Monday, December 05, 2005

Off Center -- does anyone care?

Off Center: The Republican Revolution and the Erosion of American Democracy
by Jacob S. Hacker and Paul Pierson

This Yale Press book is insightful, well argued, but not quite what I was looking for.

The subject is domestic politics. The elephant in the living room, U.S. wars around the world promoted through lies and waged by executive fiat, is not even in the picture.

The authors, academic political scientists, argue that, since winning the House of Representative in 1994, Republicans have overthrown the checks and balances thought to constrain U.S. politics. They have successfully enacted a rightwing agenda that ensures that the ability of government to ameliorate "free market" inequities is gone. Actual policies led by tax giveaways to the rich and new heights of unscrupulous manipulation of civic ignorance, disengagement, and prejudice have built a durable barrier to any challenge to their rule.

If you want to know how rightwingers do it, Hacker and Pierson are absolutely worth studying. They are particularly good on the parliamentary ruses, such as rogue "conference committees" and holding votes open, which enable Republican leaders to both overcome and give cover to their own centrist members.

They are perfectly clear about the right's deformation of the system in service of the wealthy:

Over the past thirty years, American politics has become more money-centered at exactly the same time that American society has become more unequal. The resources and organizational heft of the well off and hyperconservative have exploded. But the organizational resources of middle-income Americans -- from labor unions to mass-membership groups -- have atrophied. …

In 2000, more than 40 percent of those in the bottom of the income spectrum reported that they did not vote, compared with just 13 percent of those in the top third.

The ballot box offers no easy cure. Money talks, the rest of us limp.

The blogger and historian Stirling Newberry has a memorable name for this system: "Representative plutocracy -- the money goes to politicians to represent it to the voters."

Having asserted and proved that the U.S. political system is broken, Hacker and Pierson's prescriptions for a fix seem weak: they suggest longer term political calculations, reform of Congressional procedures, more transparency in government. Those are all worthy projects, but a little feeble in the face of a brutal power grab by determined oligarchs.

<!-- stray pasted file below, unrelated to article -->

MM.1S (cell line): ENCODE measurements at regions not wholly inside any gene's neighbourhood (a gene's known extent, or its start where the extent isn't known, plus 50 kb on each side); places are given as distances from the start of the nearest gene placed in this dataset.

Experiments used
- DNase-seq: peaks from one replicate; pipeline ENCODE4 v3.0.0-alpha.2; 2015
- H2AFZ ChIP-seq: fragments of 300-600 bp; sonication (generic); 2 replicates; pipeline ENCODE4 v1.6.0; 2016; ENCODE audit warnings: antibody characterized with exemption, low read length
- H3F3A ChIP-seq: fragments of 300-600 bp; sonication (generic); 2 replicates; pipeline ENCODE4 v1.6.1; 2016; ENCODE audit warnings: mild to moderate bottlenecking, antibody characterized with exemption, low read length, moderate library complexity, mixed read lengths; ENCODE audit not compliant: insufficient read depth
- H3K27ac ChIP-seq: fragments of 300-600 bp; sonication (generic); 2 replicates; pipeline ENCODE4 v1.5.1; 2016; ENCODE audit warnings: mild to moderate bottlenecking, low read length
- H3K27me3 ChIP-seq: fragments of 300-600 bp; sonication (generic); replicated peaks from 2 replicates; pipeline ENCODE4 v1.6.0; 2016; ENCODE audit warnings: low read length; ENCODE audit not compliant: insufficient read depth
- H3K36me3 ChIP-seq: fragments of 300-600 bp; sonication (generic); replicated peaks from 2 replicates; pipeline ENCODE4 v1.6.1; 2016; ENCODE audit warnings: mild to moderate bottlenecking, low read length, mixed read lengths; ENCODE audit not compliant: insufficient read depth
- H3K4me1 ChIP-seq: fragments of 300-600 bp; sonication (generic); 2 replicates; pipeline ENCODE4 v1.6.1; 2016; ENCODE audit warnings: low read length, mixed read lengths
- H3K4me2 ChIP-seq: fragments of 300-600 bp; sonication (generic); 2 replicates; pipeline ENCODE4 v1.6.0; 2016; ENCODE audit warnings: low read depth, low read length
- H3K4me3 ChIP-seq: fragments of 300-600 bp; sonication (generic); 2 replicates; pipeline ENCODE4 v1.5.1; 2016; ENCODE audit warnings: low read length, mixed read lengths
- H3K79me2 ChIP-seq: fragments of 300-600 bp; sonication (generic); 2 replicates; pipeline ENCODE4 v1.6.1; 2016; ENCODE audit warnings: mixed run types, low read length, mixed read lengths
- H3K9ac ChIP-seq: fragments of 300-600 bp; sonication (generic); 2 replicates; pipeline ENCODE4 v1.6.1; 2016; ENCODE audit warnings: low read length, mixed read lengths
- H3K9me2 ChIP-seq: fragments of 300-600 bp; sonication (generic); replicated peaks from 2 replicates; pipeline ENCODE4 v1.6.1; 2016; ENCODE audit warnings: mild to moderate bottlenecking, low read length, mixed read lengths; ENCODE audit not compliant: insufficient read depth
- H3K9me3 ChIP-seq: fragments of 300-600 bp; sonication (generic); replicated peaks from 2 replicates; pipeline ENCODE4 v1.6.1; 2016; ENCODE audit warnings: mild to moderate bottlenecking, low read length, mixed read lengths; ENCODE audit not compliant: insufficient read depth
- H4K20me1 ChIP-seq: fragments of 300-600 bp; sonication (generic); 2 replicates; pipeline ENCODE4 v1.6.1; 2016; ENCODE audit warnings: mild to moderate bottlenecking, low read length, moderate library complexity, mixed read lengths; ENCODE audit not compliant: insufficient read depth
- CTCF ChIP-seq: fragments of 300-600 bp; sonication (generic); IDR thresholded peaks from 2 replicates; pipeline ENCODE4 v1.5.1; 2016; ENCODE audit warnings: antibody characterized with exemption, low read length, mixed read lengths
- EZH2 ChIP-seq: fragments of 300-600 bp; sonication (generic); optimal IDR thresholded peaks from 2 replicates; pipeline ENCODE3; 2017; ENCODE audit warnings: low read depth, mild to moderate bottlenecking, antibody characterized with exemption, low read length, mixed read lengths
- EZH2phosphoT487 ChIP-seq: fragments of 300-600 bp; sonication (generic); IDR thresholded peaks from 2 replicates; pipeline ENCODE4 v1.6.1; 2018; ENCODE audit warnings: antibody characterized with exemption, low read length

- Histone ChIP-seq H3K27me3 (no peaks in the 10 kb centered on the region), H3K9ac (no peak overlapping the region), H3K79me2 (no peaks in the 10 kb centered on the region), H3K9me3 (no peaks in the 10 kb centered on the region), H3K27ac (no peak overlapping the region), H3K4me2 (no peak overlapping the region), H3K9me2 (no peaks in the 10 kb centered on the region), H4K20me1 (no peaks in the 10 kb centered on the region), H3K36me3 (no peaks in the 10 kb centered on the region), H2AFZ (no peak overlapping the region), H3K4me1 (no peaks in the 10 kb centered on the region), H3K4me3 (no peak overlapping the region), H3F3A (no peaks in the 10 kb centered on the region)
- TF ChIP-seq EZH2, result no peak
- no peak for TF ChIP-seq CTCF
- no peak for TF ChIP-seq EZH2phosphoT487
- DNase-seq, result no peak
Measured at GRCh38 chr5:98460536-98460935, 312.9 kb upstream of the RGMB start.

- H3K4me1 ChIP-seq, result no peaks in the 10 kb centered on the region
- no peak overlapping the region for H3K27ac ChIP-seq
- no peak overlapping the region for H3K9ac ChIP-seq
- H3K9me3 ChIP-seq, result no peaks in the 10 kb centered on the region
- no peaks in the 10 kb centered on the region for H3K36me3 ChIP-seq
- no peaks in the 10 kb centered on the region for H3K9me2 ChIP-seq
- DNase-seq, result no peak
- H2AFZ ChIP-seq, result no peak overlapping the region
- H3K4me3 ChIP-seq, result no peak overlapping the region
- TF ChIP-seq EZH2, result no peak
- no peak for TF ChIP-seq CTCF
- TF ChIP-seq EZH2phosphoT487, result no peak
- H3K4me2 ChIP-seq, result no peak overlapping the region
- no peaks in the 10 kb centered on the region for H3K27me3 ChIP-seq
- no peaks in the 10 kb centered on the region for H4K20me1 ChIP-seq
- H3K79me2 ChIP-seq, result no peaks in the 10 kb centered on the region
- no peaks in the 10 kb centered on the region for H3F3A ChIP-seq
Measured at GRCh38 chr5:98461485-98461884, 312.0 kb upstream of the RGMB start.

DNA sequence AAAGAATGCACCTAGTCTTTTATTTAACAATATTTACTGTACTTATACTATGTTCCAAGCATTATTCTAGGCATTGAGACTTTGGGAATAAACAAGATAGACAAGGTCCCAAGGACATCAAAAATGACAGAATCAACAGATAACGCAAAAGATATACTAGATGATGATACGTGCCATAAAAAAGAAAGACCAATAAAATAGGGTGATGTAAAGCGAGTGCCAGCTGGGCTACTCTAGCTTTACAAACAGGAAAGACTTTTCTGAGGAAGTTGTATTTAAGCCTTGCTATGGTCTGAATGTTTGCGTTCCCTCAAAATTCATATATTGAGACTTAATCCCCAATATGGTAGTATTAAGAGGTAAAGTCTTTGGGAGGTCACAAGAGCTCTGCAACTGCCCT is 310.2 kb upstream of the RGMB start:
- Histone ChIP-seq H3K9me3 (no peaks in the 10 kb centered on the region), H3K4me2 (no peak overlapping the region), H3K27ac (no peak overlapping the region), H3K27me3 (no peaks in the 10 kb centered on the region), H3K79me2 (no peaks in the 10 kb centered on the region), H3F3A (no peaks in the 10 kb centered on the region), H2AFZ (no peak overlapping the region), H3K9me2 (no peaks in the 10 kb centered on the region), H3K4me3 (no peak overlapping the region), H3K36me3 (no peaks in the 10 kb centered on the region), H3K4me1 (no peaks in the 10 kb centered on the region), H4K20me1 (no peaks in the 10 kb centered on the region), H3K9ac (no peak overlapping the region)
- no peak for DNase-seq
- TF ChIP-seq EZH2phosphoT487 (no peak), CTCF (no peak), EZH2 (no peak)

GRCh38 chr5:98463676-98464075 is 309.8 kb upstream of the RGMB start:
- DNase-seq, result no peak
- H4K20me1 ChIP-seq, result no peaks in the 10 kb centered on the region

Perhaps the weakness of their countermeasures derives from their analytical premise: this is a book about subversion of U.S. constitutional arrangements that have reined in radicalism of right and left, that once empowered "the center." What the heck is "the center?" For those who feel trapped on either side, it is looks like an unpleasant quagmire of immobility. Given that historic constraints on rightward movement have been broken, what would inspire people to take up the difficult, painful political struggle to turn the state in a new direction? Moving politics toward a mythical middle will not supply mass motivation for change.

Most people, those left of center anyway, engage with politics out of necessity, not inclination. They want the state to make sure they have a chance in life. Since the folks with money start with advantages, they want the state to balance the scales. They don't give a hoot about "the center." They don't understand why a country this rich can't do a better job of taking care of its citizens. They don't understand why the U.S. should send young people to get killed in wars that no one will explain to them. Those are the kind of motivations that change political trajectories -- I assume Hacker and Pierson know that, but one of the ways we're currently "off center" is that no one with a respectable platform is supposed to say so.

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